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continuing. there areal civil rights grooms doing great work. continuing their efforts. if you look at the lines the, gay rights issues seem to be more top of mine. i think it was gay rights groups that started to bring these quotes up first. they started to bring the magazine up and bring to it a & e's attention and say what are you going to do? a & e was in an almost impossible situation. to ignore what he said was going to cause an outrage. rightfully so. to suspend him as they did is also causing an outcry. i don't know if there is any right choice for them. >> i think what people are dancing around is how the gay lobby, the power. gay lobby. it is a real powerful force. a real loud force. and it is a real concerted effort to make sure that the rights of gay people are not overlooked. the gay lobby now, if i can say that term. i sound like a conservative,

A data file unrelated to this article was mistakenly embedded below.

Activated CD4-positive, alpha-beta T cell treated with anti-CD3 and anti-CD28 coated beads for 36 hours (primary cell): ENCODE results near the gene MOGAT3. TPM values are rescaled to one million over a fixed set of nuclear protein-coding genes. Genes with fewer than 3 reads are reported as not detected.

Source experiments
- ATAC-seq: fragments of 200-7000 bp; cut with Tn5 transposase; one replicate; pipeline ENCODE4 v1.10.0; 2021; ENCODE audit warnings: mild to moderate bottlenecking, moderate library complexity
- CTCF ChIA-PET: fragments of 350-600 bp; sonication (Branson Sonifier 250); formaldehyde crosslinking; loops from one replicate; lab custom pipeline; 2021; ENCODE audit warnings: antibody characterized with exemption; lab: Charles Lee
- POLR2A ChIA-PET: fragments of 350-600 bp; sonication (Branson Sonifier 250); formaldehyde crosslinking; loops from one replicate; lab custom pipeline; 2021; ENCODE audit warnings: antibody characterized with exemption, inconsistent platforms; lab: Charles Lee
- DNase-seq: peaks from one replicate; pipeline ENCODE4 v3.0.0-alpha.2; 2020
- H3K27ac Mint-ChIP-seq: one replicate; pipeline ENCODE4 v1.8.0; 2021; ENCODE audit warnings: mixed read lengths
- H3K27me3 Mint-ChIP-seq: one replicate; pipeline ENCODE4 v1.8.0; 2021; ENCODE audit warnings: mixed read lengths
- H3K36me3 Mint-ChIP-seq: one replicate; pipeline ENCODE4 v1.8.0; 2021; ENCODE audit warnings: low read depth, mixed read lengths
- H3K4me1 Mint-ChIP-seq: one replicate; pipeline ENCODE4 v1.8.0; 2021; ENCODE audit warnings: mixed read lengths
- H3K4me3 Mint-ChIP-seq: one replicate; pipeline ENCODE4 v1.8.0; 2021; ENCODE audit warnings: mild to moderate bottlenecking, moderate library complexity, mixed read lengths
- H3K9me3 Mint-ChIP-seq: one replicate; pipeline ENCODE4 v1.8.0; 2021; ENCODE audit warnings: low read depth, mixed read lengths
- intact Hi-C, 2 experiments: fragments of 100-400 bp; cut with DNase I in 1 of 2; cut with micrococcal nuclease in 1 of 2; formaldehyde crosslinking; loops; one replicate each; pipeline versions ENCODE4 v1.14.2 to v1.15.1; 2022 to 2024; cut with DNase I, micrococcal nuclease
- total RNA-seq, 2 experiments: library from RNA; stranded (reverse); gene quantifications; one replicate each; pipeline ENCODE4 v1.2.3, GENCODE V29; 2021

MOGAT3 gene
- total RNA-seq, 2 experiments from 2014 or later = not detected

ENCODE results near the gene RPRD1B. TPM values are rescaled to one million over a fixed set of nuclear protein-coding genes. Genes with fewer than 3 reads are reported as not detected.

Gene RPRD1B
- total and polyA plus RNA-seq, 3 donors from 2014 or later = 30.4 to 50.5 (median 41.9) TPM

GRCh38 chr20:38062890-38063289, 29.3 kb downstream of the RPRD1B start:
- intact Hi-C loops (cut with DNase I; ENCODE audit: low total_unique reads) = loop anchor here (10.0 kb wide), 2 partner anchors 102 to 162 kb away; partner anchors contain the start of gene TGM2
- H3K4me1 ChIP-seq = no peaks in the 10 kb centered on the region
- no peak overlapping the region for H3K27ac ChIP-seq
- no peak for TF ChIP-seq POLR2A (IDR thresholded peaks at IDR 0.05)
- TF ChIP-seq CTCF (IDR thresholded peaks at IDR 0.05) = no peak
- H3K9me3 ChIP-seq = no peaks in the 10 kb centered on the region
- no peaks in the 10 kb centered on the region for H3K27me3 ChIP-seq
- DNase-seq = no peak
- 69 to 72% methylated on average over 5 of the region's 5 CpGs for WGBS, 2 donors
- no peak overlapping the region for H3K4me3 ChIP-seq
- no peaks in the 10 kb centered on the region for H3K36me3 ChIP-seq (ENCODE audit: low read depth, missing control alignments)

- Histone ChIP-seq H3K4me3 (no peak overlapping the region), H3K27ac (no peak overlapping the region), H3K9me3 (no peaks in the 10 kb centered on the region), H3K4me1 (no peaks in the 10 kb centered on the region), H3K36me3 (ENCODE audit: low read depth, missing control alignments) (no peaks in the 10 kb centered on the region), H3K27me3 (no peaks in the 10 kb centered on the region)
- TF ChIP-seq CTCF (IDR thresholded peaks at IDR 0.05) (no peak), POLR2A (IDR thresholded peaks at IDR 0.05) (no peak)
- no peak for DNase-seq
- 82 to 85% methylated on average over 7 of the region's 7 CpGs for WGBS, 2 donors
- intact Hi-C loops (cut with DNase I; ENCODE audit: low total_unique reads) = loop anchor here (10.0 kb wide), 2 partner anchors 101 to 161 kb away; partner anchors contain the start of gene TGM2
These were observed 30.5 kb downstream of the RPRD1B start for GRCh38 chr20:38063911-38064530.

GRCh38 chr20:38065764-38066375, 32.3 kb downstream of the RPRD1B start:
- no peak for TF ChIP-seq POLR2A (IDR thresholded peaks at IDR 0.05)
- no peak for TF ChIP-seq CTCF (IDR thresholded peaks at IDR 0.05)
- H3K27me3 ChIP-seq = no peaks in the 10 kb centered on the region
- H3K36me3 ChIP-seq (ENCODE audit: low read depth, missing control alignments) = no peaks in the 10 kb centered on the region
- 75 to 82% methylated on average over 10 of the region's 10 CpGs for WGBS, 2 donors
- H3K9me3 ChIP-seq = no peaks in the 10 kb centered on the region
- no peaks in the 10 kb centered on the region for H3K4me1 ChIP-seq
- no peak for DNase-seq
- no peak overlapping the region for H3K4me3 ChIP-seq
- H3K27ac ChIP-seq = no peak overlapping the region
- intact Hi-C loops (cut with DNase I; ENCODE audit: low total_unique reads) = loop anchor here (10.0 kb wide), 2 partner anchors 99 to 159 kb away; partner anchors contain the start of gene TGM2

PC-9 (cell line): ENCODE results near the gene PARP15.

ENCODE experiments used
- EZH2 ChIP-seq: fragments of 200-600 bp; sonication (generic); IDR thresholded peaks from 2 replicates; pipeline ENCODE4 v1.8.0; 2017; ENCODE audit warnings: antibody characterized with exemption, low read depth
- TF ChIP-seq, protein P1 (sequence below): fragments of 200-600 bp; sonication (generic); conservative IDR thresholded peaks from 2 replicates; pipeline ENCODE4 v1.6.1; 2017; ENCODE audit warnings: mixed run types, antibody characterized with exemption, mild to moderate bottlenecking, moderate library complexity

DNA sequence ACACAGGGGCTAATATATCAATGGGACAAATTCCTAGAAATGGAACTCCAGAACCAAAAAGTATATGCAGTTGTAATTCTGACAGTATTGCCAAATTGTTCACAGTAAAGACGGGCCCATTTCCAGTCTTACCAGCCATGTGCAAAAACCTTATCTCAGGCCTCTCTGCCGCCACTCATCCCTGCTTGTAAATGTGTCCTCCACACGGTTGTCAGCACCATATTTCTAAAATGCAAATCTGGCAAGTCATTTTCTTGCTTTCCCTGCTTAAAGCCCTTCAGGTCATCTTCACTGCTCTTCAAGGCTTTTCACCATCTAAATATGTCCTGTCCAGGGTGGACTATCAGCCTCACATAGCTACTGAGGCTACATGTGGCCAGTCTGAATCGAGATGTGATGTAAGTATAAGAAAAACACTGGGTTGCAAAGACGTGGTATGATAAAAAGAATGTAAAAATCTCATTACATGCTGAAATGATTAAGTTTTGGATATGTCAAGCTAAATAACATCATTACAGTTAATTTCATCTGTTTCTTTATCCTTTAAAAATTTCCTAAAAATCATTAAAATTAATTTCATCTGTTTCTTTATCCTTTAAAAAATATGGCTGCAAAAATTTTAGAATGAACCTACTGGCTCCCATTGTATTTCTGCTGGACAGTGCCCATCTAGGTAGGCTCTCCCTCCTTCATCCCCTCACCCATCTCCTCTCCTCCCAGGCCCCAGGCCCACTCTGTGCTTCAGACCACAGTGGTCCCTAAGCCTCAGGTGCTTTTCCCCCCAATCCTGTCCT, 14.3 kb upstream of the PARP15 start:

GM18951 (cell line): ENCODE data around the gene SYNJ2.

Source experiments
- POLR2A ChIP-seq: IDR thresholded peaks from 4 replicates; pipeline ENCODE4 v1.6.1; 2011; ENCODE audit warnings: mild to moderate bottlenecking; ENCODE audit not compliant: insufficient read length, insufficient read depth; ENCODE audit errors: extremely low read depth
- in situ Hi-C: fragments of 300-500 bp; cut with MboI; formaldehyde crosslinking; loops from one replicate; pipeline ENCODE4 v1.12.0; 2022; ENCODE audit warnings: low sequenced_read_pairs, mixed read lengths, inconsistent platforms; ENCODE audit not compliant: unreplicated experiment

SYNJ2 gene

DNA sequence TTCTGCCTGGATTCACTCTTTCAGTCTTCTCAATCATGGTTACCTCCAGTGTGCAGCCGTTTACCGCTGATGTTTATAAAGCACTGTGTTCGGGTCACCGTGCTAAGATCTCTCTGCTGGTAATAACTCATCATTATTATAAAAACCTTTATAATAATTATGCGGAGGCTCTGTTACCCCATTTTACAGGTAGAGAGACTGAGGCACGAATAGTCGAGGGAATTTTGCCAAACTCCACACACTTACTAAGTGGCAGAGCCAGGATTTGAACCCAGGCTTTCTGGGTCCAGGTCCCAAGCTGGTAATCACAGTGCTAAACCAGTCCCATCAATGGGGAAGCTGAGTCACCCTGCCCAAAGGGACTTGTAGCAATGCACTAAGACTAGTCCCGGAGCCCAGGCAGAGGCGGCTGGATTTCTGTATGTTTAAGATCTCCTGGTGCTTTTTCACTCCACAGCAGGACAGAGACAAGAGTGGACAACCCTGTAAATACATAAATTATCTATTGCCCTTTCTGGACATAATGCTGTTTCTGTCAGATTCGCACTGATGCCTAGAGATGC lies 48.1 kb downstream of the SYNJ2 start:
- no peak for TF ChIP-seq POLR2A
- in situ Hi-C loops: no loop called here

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right? the gay lobby now is a very powerful force in america. and it is interesting considering we have an african-american in office that the comments about black people didn't really raise as many eyebrows as the comments about gay people says a lot about what is new, what's about the gay lobby. and about what people find important these days. >> let me ask you the question. we lost russell's satellite. >> i'll pretend to be the right wing christian. no? >> until we get him back. let me play devil's advocate and say, russell would say, that look. let me not speak for russell. i don't know what he would say. here is an argument i want to you respond to. there should be tolerance of gay people. there should also be tolerant of religious people. what phil robertson was talking about how many millions of